Falklands residents have supported Cameron’s declaration. Patrick Watts, a radio broadcaster, told the British paper The Telegraph, “Everyone here was very heartened by this show of support from London and relieved that Britain hasn’t forgotten the incredible sacrifices of 30 years ago. The Argentine threats brought back very unwelcome memories of 1982 for us here, and so we felt very reassured by Mr. Cameron’s comments.”
Argentina, meanwhile, claims that the islands’ residents, most of whose families have been present for generations, are imported occupiers who have no right to determine the territory’s sovereignty. “David Cameron is pursuing a policy of piracy and aggression because at home the economy is collapsing, there are riots in London, and Scotland and Wales want to escape the English empire,” Carlos Kunkel, a member of Argentina’s ruling party, said. Argentine President Cristina Kirchner has promised, however, that her country will consider only peaceful methods of exerting pressure.
The historical claims of the two nations are difficult to unravel. It’s possible, albeit doubtful, that Argentina has some legitimate grounds for claiming it should have been the rightful possessor of the islands back in the 1830s. However, those claims have little relevance to the modern world. No one alive today was aggrieved by Britain’s land grab, if that is what it was, over 175 years ago. American actions at that time were equally expansionist. So was Argentina’s own southward march to the bottom of the continent, which led to decades of war with Native Americans and protracted border disputes with Chile. Argentina’s Mercosur allies have their own histories of aggressive expansionism.
What is relevant today is that the long-time residents of the Falklands are satisfied with their current government. Argentina, which has a history of taking and keeping things to which it was not entitled (ask bondholders whom the nation stiffed in its default just a decade ago), is behaving true to form. It does not deserve much international sympathy.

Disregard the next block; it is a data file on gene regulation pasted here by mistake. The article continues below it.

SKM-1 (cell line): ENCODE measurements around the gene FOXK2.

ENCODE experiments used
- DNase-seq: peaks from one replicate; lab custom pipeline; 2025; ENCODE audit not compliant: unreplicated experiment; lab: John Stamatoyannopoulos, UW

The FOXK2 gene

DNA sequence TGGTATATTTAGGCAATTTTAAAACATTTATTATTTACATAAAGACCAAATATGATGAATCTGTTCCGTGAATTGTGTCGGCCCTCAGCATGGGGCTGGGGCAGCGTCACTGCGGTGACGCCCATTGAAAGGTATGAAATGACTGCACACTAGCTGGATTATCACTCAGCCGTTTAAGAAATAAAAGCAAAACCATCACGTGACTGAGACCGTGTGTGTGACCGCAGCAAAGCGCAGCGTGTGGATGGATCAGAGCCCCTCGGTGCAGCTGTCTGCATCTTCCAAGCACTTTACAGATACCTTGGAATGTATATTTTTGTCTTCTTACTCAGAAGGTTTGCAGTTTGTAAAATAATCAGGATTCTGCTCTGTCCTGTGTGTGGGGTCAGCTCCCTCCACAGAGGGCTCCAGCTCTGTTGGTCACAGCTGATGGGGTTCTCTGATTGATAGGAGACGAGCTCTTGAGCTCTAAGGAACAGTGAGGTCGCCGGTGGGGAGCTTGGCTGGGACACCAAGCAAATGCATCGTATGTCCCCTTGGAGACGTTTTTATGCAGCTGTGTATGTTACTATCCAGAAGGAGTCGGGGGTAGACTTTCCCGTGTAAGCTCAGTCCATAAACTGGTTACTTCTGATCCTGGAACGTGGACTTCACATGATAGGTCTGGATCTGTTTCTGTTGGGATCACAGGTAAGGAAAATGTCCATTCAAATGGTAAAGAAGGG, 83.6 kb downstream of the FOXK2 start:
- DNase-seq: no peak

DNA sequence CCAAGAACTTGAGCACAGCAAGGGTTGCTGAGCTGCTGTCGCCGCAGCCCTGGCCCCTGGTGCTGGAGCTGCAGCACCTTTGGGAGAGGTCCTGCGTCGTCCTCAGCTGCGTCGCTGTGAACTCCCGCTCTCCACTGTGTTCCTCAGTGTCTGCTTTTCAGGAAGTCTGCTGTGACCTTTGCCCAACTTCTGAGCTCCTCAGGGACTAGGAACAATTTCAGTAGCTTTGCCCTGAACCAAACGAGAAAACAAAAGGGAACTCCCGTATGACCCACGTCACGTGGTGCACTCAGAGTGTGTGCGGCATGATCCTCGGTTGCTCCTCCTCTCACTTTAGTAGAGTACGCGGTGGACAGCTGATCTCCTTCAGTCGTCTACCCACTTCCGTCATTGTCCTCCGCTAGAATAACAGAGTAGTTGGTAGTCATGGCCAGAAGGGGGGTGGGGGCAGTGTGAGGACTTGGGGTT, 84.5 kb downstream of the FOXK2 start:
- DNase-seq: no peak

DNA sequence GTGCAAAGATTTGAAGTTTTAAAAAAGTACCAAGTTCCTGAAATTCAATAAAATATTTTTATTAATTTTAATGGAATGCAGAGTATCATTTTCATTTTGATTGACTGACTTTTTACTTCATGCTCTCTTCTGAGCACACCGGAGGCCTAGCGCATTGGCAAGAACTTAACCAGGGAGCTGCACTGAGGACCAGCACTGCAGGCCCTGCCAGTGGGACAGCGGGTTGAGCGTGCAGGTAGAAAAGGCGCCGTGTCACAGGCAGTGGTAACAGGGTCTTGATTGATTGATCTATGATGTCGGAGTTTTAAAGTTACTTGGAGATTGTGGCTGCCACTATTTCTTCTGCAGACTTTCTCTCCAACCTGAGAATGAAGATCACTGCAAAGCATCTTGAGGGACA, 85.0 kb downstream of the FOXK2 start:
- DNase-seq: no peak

Americans are prone to side with Britain and the Falklanders. Brazil, however, seems to be set on supporting Argentina’s claims, no matter how ill-founded they are. This is consistent with a general Central and South American tendency toward scepticism of the English-speaking world, whose nations are often perceived as arrogant and imperious. Brazilians may not always consider themselves to be Latin Americans, but in a dispute between a Spanish-speaking neighbour and faraway England, they are apt to identify with the former.
Brazil’s support of Argentina raises the stakes in any potential conflict. Unlike Argentina, Brazil is a relatively well-managed and important emerging power, with growing sway in international affairs. A fight in which the United States takes one side and Brazil takes the other could get ugly.
The best way to defuse the threat is to bring Brazil’s interests more closely into line with those of the world’s better-organised economies. Many U.S. policies, including visa requirements, fail to recognise Brazil’s relative stability and prosperity, instead treating it in much the same way as turbulent Central American nations such as Guatemala. This is very irritating to Brazilian officialdom. The United States and Brazil also lack a tax treaty – practically a necessity for major trading partners – let alone a free-trade agreement. Instead of fostering close trade relations with Brazil, we discriminate against key Brazilian products, including ethanol and citrus.
By opening more doors for Brazil to participate in international trade as a member of the developed world, we can encourage it to use its regional influence in defence of the principles that make trade and development possible.
With or without Brazil’s help, however, it is clear that the Falklands are going to require outside protection, at least for a while. Further oil exploration continues to add more fuel to the old disputes. We need to be prepared to help douse any flames.